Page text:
Ted Kennedy Got Off The No-FLy List, But What About Joe Normal? | Aero-News Network
Aero-News Network
RSS icon RSS feed
podcast icon MP3 podcast
Subscribe Aero-News e-mail Newsletter Subscribe

Airborne Unlimited -- Recent Daily Episodes

Episode Date

AMA Drone Report

Airborne-Monday

Airborne-Tuesday

Airborne-Wednesday

Airborne-Thursday

Airborne-Friday

Airborne-Unmanned w/AUVSI

Airborne On ANN

AMA 09.21.17

Airborne 09.18.17

Airborne 09.19.17

Airborne 09.20.17

Airborne 09.21.17

Airborne 09.22.17

Airborne-Unmanned 09.19.17

Airborne-YouTube

AMA 09.21.17

Airborne 09.18.17

Airborne 09.19.17

Airborne 09.20.17

Airborne 09.21.17

Airborne 09.22.17

Airborne-Unmanned 09.19.17

NEW!!! 2017 AirVenture Innovation Preview -- YouTube Presentation / Vimeo Presentation

Mon, Aug 23, 2004

Ted Kennedy Got Off The No-FLy List, But What About Joe Normal?

It Ain't Easy...

After he was denied boarding on flights between Washington and Boston five times, it took Senator Ted Kennedy (D-MA) three weeks of calling Homeland Security Secretary Tom Ridge to get off the government's no-fly list. So imagine how tough it is for an average citizen to get off the watch list.

The Chicago Sun-Times reports it ain't easy. Pointing to Kennedy's troubles, traced back to a terror suspect thought to be using a similar name as an alias, ACLU spokesman Jay Stanley told the paper, "This really speaks to just how difficult it can be for ordinary people. The complaints reflected in our litigation are serious."

The ACLU has filed two lawsuits on behalf of people who can't fly because their names appear on the lists.

Congressman John Lewis (D-GA) has had similar problems. He's filed a complaint with the Department of Homeland Security, saying he can't buy electronic tickets and his luggage is hand-searched every time he tries to fly.

It's the kind of problem that gives commercial aviation a bad name and the government seems to acknowledge that. Passengers who think they've been put on one of the government's list by accident can call the TSA's ombudsman, Kimberly Walton, at (877) 266-2837. They get a form letter in the mail asking for more information.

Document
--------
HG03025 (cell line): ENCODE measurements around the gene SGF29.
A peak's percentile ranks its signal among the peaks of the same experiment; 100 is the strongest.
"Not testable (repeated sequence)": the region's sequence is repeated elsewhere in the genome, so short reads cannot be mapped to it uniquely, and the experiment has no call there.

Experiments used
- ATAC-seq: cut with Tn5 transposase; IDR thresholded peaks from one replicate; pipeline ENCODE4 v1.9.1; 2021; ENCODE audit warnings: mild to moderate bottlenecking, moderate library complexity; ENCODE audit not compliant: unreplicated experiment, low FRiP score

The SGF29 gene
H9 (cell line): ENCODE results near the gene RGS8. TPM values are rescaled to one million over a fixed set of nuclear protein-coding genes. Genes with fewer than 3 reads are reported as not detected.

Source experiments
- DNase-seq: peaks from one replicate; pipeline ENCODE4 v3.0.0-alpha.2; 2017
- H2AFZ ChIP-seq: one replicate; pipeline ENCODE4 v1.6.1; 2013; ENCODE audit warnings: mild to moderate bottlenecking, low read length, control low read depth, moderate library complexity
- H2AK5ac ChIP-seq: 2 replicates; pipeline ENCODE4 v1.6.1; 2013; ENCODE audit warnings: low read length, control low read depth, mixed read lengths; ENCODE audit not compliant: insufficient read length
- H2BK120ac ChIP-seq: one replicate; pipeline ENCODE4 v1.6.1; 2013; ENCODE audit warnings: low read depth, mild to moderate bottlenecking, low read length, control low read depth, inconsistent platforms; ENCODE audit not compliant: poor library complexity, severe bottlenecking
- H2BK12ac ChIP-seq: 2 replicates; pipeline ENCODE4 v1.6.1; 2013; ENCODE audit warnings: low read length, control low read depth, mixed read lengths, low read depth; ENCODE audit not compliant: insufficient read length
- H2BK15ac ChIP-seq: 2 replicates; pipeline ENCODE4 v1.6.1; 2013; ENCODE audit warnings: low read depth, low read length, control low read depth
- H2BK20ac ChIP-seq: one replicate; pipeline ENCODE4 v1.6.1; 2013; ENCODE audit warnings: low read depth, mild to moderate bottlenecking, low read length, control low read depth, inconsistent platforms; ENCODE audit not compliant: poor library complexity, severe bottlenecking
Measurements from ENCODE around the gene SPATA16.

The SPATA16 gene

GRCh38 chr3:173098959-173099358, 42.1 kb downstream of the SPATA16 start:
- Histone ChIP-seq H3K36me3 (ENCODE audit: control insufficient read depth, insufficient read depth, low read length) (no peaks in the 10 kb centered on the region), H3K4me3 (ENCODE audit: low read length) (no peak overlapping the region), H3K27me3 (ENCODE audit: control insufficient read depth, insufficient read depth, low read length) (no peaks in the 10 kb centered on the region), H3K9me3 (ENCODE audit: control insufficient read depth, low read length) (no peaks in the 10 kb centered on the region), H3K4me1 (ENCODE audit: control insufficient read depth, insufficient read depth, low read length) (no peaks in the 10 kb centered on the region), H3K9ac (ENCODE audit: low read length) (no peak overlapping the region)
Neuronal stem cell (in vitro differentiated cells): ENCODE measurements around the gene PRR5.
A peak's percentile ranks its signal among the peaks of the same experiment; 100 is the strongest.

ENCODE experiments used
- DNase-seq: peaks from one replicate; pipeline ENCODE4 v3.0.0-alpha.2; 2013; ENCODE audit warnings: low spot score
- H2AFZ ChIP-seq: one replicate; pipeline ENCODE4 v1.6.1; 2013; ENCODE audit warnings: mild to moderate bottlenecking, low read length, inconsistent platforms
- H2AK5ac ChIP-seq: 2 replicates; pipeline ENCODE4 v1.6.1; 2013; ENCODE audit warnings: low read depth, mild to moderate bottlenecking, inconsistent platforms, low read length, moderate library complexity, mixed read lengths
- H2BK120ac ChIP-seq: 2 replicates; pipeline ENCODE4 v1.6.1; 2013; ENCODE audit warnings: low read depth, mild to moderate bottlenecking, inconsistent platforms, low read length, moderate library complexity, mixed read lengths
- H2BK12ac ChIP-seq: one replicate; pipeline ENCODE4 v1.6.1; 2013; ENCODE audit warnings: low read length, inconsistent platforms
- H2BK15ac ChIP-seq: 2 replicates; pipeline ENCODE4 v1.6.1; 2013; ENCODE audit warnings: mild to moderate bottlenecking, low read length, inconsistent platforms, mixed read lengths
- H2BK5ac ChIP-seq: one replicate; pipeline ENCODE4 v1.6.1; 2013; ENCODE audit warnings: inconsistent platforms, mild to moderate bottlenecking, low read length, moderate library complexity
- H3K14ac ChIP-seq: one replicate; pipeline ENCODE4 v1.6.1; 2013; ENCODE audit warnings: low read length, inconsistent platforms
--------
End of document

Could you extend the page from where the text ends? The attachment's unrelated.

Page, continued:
But, as Lewis said he was told by an airline employee in Atlanta recently, "Once you're on the list, there's no way to get off it."

FMI: www.tsa.gov

Advertisement

More News

AMA Drone Report 09.21.17: AMA Expo West, Parrot Mambo, No Drone Pot Delivery

Also: Drone Injury Study, Cook County-IL, Northeastern Drone Society, Propel Star Wars Drones, GA UAS Integration One of the pinnacle model aviation events of the year is coming up>[...]

RFP: ANN Seeking New Site/Facility For Major Studio Upgrade

It's Official: Aggressive Upgrades For New Airborne Programs WILL Require New Digs It's been in development for years, but we're getting to a point where we think we can pull off s>[...]

Airborne-Unmanned 09.19.17: FAA OKs FL Drone Ops, ICAO Registry?, No Pot Drones

Also: FAA Reauthorization, Medical Drone Transport, USMC Quadcopters, Canister Launched UAS, Atlas Dynamics Airborne, primarily based in Jacksonville, FL is starting to recover fro>[...]

Airborne 09.22.17: Breitling DC-3, World Aerobatic Championships, CFI Training

Also: Egan PLIMP, Aero-Honesty, Orbital ATK, United Airlines 747, New AIA Boss, Bristow Norway, ABS Celebrates 50th Having departed from Geneva last March, the Breitling DC-3 made >[...]

Aero-News: Quote of the Day (09.24.17)

“[My dad] said of himself, ‘I am, and ever will be, a white-socks, pocket protector, nerdy engineer. If you asked the nominees whether they think like engineers, they w>[...]

blog comments powered by Disqus



Advertisement

Advertisement

Podcasts

Advertisement

© 2007 - 2017 Web Development & Design by Pauli Systems, LC